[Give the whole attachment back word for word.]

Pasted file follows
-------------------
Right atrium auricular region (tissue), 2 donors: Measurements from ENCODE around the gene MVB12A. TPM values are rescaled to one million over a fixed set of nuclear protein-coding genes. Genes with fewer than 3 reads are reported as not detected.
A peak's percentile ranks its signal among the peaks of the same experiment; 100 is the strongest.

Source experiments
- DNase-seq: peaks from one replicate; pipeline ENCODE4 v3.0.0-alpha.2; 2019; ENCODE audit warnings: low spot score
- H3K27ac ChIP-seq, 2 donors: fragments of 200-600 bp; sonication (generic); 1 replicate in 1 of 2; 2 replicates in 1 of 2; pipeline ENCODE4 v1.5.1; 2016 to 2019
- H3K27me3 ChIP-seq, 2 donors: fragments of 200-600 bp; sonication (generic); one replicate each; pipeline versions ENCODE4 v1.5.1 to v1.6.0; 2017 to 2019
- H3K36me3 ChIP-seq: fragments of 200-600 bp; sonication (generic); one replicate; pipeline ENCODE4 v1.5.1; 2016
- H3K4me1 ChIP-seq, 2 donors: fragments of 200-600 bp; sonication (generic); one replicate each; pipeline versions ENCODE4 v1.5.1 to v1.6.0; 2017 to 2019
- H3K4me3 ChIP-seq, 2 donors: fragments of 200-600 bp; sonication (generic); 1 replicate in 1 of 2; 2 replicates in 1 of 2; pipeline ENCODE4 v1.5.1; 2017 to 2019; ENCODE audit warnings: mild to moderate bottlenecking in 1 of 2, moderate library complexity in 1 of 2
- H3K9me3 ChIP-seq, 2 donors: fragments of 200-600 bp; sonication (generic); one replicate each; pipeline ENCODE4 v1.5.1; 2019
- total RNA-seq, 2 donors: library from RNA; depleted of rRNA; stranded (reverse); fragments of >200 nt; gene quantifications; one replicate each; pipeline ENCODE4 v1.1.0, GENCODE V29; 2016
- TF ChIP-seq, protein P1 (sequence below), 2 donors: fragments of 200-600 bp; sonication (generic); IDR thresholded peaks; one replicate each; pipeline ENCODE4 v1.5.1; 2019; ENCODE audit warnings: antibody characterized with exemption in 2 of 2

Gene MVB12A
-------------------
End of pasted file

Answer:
Right atrium auricular region (tissue), 2 donors: Measurements from ENCODE around the gene MVB12A. TPM values are rescaled to one million over a fixed set of nuclear protein-coding genes. Genes with fewer than 3 reads are reported as not detected.
A peak's percentile ranks its signal among the peaks of the same experiment; 100 is the strongest.

Source experiments
- DNase-seq: peaks from one replicate; pipeline ENCODE4 v3.0.0-alpha.2; 2019; ENCODE audit warnings: low spot score
- H3K27ac ChIP-seq, 2 donors: fragments of 200-600 bp; sonication (generic); 1 replicate in 1 of 2; 2 replicates in 1 of 2; pipeline ENCODE4 v1.5.1; 2016 to 2019
- H3K27me3 ChIP-seq, 2 donors: fragments of 200-600 bp; sonication (generic); one replicate each; pipeline versions ENCODE4 v1.5.1 to v1.6.0; 2017 to 2019
- H3K36me3 ChIP-seq: fragments of 200-600 bp; sonication (generic); one replicate; pipeline ENCODE4 v1.5.1; 2016
- H3K4me1 ChIP-seq, 2 donors: fragments of 200-600 bp; sonication (generic); one replicate each; pipeline versions ENCODE4 v1.5.1 to v1.6.0; 2017 to 2019
- H3K4me3 ChIP-seq, 2 donors: fragments of 200-600 bp; sonication (generic); 1 replicate in 1 of 2; 2 replicates in 1 of 2; pipeline ENCODE4 v1.5.1; 2017 to 2019; ENCODE audit warnings: mild to moderate bottlenecking in 1 of 2, moderate library complexity in 1 of 2
- H3K9me3 ChIP-seq, 2 donors: fragments of 200-600 bp; sonication (generic); one replicate each; pipeline ENCODE4 v1.5.1; 2019
- total RNA-seq, 2 donors: library from RNA; depleted of rRNA; stranded (reverse); fragments of >200 nt; gene quantifications; one replicate each; pipeline ENCODE4 v1.1.0, GENCODE V29; 2016
- TF ChIP-seq, protein P1 (sequence below), 2 donors: fragments of 200-600 bp; sonication (generic); IDR thresholded peaks; one replicate each; pipeline ENCODE4 v1.5.1; 2019; ENCODE audit warnings: antibody characterized with exemption in 2 of 2

Gene MVB12A